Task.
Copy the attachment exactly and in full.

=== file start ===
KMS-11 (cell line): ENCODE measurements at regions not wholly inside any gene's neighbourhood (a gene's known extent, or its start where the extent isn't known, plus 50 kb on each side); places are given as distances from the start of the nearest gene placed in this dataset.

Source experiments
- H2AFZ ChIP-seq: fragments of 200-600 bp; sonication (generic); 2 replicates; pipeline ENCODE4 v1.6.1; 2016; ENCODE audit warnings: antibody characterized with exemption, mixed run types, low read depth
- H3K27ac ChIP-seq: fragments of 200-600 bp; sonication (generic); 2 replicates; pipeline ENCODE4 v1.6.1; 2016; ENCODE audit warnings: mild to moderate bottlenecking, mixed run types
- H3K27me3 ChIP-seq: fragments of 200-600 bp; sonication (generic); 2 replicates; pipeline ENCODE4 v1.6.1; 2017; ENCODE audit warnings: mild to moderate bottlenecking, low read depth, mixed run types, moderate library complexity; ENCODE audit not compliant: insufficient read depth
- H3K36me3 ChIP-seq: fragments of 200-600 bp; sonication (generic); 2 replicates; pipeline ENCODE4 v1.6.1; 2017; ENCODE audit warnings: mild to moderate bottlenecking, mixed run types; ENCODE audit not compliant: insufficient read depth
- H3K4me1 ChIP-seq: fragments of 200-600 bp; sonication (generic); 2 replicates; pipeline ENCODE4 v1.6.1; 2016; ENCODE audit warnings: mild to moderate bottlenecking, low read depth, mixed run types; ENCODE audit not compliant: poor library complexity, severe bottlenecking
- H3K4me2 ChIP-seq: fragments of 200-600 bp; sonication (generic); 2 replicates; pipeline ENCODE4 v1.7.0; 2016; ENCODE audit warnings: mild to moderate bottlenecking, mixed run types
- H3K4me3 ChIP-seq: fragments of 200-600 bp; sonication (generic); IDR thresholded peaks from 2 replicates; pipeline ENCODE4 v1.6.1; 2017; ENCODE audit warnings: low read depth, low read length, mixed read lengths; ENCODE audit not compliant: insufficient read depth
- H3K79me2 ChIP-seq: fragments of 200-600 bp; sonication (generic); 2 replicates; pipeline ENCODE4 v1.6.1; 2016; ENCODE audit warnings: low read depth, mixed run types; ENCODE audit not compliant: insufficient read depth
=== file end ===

KMS-11 (cell line): ENCODE measurements at regions not wholly inside any gene's neighbourhood (a gene's known extent, or its start where the extent isn't known, plus 50 kb on each side); places are given as distances from the start of the nearest gene placed in this dataset.

Source experiments
- H2AFZ ChIP-seq: fragments of 200-600 bp; sonication (generic); 2 replicates; pipeline ENCODE4 v1.6.1; 2016; ENCODE audit warnings: antibody characterized with exemption, mixed run types, low read depth
- H3K27ac ChIP-seq: fragments of 200-600 bp; sonication (generic); 2 replicates; pipeline ENCODE4 v1.6.1; 2016; ENCODE audit warnings: mild to moderate bottlenecking, mixed run types
- H3K27me3 ChIP-seq: fragments of 200-600 bp; sonication (generic); 2 replicates; pipeline ENCODE4 v1.6.1; 2017; ENCODE audit warnings: mild to moderate bottlenecking, low read depth, mixed run types, moderate library complexity; ENCODE audit not compliant: insufficient read depth
- H3K36me3 ChIP-seq: fragments of 200-600 bp; sonication (generic); 2 replicates; pipeline ENCODE4 v1.6.1; 2017; ENCODE audit warnings: mild to moderate bottlenecking, mixed run types; ENCODE audit not compliant: insufficient read depth
- H3K4me1 ChIP-seq: fragments of 200-600 bp; sonication (generic); 2 replicates; pipeline ENCODE4 v1.6.1; 2016; ENCODE audit warnings: mild to moderate bottlenecking, low read depth, mixed run types; ENCODE audit not compliant: poor library complexity, severe bottlenecking
- H3K4me2 ChIP-seq: fragments of 200-600 bp; sonication (generic); 2 replicates; pipeline ENCODE4 v1.7.0; 2016; ENCODE audit warnings: mild to moderate bottlenecking, mixed run types
- H3K4me3 ChIP-seq: fragments of 200-600 bp; sonication (generic); IDR thresholded peaks from 2 replicates; pipeline ENCODE4 v1.6.1; 2017; ENCODE audit warnings: low read depth, low read length, mixed read lengths; ENCODE audit not compliant: insufficient read depth
- H3K79me2 ChIP-seq: fragments of 200-600 bp; sonication (generic); 2 replicates; pipeline ENCODE4 v1.6.1; 2016; ENCODE audit warnings: low read depth, mixed run types; ENCODE audit not compliant: insufficient read depth